Builds Treebeard (1 Viewer)

ntdb

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The heater core flush went alright. My hoses are old and tough so finding a combination that I could remove to do the flush was difficult. I ended up back flushing with hose water and was rewarded with cloudy green, cloudy brown, and finally clean water from the core. My final solution was to connect the hose to the heater out line (blue), plug the out line (green), and run a tube to a bucket from the heater in line (red). I also plugged the engine side of the red connection. This way I didn’t risk getting any crud from the core in my engine or the rear heater but I do now have some hose water mixed into the coolant. I also made a mess on the street by doing this without draining my coolant first.

Still... I now have heat! I haven’t measured it so I can’t say how it compares to other cruisers but it’s a clear and noticeable improvement for me.

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ntdb

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I came out to a small puddle of what I’m pretty sure is gear oil under the truck today. It’s coming out of the bellhousing so I blame the input seal on the transmission. My transfer case has been weeping oil for a while and oil is migrating into the transmission so I’ve been planning on a rebuild anyways. This is my shopping list for a transfer case rebuild and the other things to do while I’m in there. What am I missing?
  • Transfer case rebuild kit
    • Will have a machine shop swap the bearings
    • Will extend breather
    • Will plug hole between trans and t-case
  • Transmission input shaft seal
    • Are there other seals or gaskets I should replace on the transmission? Cover plate?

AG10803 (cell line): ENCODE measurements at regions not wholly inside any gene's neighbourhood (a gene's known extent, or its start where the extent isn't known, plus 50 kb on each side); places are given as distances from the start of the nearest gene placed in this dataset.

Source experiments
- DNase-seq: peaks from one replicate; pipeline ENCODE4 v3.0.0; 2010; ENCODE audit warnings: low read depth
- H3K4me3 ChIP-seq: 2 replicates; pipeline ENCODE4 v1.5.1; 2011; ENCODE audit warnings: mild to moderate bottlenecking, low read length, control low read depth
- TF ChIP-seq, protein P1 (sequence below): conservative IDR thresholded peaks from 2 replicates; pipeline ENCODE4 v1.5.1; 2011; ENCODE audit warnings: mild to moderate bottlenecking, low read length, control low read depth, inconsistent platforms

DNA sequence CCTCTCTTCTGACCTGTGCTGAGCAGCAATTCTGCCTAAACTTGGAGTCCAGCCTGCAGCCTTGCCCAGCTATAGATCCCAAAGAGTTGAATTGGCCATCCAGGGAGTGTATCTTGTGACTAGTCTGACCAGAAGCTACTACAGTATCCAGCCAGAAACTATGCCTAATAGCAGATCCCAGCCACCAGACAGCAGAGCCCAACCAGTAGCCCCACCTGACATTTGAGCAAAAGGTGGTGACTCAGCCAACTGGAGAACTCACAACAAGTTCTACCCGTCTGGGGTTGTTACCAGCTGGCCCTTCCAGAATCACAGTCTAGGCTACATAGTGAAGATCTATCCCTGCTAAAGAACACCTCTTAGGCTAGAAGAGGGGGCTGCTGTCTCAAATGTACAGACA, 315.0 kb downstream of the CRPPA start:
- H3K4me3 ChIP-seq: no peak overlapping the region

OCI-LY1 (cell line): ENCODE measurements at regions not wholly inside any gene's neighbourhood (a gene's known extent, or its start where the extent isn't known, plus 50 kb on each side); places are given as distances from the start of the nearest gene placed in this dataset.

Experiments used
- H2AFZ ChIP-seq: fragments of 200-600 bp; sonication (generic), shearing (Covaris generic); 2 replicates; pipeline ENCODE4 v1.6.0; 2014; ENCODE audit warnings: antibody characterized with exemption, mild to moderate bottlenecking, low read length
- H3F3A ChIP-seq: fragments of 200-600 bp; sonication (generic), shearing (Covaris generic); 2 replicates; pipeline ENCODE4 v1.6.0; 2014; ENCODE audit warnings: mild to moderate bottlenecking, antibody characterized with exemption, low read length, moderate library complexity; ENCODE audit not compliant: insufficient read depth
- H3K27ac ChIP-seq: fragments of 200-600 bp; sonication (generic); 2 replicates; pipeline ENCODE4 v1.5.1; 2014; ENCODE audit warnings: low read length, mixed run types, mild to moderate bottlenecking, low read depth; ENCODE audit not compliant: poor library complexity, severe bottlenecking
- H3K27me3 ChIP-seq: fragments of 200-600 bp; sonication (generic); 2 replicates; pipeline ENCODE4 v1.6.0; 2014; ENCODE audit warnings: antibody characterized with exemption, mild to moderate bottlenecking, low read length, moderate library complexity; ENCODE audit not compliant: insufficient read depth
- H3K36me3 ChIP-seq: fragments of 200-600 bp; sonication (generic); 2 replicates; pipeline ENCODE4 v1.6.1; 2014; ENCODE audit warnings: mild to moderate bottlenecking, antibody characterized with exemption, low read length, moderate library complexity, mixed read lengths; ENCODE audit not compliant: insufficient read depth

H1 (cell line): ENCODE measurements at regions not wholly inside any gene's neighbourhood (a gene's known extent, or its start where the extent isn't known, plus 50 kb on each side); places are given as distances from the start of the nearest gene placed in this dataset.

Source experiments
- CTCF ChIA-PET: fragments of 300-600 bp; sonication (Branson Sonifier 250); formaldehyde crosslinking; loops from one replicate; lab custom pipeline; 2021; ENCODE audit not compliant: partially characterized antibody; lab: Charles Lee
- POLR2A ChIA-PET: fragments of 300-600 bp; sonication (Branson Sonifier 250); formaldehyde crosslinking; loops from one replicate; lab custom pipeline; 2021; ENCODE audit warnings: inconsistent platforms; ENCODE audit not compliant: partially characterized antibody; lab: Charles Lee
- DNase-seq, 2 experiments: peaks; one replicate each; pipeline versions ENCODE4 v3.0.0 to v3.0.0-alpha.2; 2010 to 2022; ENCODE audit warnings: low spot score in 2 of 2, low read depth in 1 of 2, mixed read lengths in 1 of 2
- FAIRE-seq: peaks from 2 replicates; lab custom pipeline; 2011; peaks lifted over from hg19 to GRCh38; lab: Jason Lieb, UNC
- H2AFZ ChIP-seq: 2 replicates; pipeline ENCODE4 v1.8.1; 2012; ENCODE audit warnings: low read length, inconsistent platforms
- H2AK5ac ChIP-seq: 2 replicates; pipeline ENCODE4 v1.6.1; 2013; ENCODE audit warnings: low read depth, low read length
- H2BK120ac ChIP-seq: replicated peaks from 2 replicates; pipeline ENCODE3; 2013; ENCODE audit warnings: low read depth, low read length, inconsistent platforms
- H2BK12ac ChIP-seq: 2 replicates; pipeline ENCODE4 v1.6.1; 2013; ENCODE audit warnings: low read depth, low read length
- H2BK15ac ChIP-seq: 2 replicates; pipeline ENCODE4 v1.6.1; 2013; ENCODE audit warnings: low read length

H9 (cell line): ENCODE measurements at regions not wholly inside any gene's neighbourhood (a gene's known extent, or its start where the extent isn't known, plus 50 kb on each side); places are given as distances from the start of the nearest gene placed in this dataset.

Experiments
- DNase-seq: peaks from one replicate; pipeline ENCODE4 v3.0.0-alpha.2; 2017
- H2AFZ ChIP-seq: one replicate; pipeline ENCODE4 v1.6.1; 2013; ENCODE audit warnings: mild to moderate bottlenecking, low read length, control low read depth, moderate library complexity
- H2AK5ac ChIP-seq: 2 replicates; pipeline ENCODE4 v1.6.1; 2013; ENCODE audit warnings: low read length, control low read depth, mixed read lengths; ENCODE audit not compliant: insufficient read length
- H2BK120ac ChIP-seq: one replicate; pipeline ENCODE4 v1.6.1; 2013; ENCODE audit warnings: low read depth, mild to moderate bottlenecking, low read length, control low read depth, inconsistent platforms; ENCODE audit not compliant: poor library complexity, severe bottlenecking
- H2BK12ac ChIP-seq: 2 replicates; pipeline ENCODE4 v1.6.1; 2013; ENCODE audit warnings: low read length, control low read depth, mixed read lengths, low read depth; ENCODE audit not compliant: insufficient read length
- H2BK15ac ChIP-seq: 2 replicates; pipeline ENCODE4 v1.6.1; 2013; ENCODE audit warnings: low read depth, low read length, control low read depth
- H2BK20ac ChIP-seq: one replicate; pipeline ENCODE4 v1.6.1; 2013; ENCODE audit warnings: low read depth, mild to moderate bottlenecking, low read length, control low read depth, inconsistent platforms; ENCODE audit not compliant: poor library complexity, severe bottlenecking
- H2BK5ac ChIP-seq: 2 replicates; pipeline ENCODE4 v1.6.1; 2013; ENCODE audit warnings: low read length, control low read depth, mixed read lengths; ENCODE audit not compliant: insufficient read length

• Clutch kit (pilot bearing, TO bearing, pressure plate, clutch plate)
    • Will resurface flywheel
  • Rear main seal (it's a year old but... might as well, right?
 
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ntdb

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Today was all about rust! I spent most of the day in the truck with a grinder/wire-wheel and a can of Rustoleum enamel. Yesterday I received a big package of Noico (80 mil butyl and 150 mil foam) in the mail so I'm actually starting to put the interior back together now. My goal today was to treat all of the surface rust on the floor so I can start putting butyl down next week. I also placed my carpet order from @dnp and I expect that to arrive sometime next week as well. :)

Any rust that I could grind down to bare metal I hit with the enamel. Anything deeper got some Permatex rust converter today and I'll get it with the enamel tomorrow.

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I also spent a while working on the tailgate sill. It's going to need cutting and patching before long but I wanted to get it to a point where I could clean it properly, treat it to stop the rust from advancing, and have a better idea of how far it's gone. I pulled off most of the weatherstrip lip and found that there was rust behind it even in spots that looked clean. I'm not sure how that seam is treated from the factory but it was clearly allowing water to get down between the box and the lower part of the lip. After I took this photo I hit it with a wire brush once more and gave it a few rounds of rust converter.